No End of Blame
Thu Jul 5 2007
Photo: Stan Barouh
Time Out Ratings :<strong>Rating: </strong>4/5
It’s with a huge sigh of relief that one watches a Howard Barker play—not because the notoriously prickly author coddles his audience, but because the writing is so spectacularly top-notch. The Brit bullyboy, always boasting about gobsmacking bourgeois complacency, actually turns out beautifully made work. As fast as he rejects our pleas for entertainment, he satisfies them time after time.
Barker’s 1981 No End of Blame is quite simple: A fiercely iconoclastic cartoonist, Bela (Alex Draper), suffers through two world wars and countless hypocrisies. Like a certain nine-hour British behemoth I could mention, the show moves consecutively through fallen hopes—first the “new Hungary” rejects Bela’s antiviolence cartoons, then the Soviets tut-tut menacingly over his criticisms and, finally, the liberal West quashes his frank assessment of war profiteering. But Barker doesn’t need three evenings and a cast of dozens to illustrate these dirty utopias. His hero, in case you missed it, is a sketch artist.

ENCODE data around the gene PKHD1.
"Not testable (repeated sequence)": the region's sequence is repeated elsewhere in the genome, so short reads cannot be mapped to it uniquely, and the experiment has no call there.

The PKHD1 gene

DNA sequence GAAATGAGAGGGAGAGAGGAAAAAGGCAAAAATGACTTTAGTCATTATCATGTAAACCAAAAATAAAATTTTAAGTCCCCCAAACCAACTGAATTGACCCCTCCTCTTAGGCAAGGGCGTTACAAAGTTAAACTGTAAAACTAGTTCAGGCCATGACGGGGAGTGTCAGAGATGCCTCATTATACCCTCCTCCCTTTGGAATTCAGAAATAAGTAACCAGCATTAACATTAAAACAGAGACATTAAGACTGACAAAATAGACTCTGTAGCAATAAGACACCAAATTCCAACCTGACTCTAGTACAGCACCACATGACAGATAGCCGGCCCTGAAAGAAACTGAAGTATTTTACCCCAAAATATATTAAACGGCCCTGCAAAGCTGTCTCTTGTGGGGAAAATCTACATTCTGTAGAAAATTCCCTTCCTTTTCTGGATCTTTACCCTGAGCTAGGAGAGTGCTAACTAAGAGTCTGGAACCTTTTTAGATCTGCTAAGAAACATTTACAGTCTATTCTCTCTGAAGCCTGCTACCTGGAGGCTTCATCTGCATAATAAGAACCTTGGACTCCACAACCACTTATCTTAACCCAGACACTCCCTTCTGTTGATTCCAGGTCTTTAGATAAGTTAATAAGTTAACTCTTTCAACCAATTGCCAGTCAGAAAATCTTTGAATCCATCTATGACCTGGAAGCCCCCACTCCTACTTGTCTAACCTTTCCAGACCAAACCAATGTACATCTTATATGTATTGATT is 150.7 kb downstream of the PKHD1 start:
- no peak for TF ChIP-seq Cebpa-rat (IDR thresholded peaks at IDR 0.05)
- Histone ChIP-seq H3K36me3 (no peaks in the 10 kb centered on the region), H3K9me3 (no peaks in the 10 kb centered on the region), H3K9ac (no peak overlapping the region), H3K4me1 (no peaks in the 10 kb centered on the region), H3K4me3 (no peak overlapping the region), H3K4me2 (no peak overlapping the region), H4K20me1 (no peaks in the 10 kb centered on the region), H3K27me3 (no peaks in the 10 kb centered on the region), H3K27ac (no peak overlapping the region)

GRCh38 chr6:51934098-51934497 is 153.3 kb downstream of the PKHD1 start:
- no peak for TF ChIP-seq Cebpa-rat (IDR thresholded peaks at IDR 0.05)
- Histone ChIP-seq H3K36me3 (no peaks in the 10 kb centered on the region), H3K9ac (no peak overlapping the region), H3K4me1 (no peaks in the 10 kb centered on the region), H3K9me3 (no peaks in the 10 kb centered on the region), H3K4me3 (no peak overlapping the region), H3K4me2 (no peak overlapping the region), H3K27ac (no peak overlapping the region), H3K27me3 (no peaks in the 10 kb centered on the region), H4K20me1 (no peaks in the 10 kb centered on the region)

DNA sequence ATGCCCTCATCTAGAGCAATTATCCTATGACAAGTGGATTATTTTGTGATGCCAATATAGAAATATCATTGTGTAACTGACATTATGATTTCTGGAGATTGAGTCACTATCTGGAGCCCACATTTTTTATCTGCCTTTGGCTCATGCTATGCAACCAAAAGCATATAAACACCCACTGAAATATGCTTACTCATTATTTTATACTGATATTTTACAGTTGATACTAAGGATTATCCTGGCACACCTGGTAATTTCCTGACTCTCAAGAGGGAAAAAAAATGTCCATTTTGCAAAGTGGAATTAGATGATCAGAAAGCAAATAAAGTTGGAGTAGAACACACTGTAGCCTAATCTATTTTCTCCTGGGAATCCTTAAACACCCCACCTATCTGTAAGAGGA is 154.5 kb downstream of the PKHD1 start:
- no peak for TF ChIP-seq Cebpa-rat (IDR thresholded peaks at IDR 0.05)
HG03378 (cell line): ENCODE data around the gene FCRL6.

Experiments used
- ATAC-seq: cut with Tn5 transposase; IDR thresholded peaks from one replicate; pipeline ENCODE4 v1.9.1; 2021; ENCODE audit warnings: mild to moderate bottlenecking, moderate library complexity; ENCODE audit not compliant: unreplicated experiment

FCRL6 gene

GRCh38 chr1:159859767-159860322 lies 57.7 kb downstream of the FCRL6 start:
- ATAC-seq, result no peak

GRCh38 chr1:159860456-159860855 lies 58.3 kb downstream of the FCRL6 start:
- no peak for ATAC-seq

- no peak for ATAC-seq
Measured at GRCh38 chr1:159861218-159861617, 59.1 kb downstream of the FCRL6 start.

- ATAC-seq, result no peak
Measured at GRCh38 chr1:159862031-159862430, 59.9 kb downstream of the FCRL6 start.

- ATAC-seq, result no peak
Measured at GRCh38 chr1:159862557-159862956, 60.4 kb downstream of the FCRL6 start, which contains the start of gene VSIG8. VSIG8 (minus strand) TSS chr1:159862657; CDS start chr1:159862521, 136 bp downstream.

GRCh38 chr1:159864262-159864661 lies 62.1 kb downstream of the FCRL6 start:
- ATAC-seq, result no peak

Director Richard Romagnoli does much with little; despite an empty stage and a stuttering projection design, he creates a world out of whiz-bang ensemble work. The cast, many of them recent Middlebury College graduates, impress consistently, perhaps because they follow Draper’s lead: Along with Christopher Duva, who plays Bela’s not-so-constant companion, he offers a course in boldly drawn character. Apparently the trick is in the moral shading, something both company and playwright pull off with an expert hand.